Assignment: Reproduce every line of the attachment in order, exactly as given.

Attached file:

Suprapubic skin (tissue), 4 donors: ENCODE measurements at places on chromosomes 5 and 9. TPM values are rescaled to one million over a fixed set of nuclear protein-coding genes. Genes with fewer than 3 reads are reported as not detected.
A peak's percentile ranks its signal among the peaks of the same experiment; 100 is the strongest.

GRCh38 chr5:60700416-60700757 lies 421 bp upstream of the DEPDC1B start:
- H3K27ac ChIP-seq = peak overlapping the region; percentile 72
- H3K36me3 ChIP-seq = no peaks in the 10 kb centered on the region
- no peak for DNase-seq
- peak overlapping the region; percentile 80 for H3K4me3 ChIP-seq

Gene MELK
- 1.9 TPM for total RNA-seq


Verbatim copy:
Suprapubic skin (tissue), 4 donors: ENCODE measurements at places on chromosomes 5 and 9. TPM values are rescaled to one million over a fixed set of nuclear protein-coding genes. Genes with fewer than 3 reads are reported as not detected.
A peak's percentile ranks its signal among the peaks of the same experiment; 100 is the strongest.

GRCh38 chr5:60700416-60700757 lies 421 bp upstream of the DEPDC1B start:
- H3K27ac ChIP-seq = peak overlapping the region; percentile 72
- H3K36me3 ChIP-seq = no peaks in the 10 kb centered on the region
- no peak for DNase-seq
- peak overlapping the region; percentile 80 for H3K4me3 ChIP-seq

Gene MELK
- 1.9 TPM for total RNA-seq